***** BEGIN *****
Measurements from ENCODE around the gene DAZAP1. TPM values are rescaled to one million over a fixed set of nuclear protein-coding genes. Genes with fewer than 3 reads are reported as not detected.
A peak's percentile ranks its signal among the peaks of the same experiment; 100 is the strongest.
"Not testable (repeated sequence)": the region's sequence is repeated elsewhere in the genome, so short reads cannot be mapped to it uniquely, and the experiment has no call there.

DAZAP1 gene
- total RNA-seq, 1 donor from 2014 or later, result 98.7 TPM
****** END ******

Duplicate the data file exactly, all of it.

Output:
Measurements from ENCODE around the gene DAZAP1. TPM values are rescaled to one million over a fixed set of nuclear protein-coding genes. Genes with fewer than 3 reads are reported as not detected.
A peak's percentile ranks its signal among the peaks of the same experiment; 100 is the strongest.
"Not testable (repeated sequence)": the region's sequence is repeated elsewhere in the genome, so short reads cannot be mapped to it uniquely, and the experiment has no call there.

DAZAP1 gene
- total RNA-seq, 1 donor from 2014 or later, result 98.7 TPM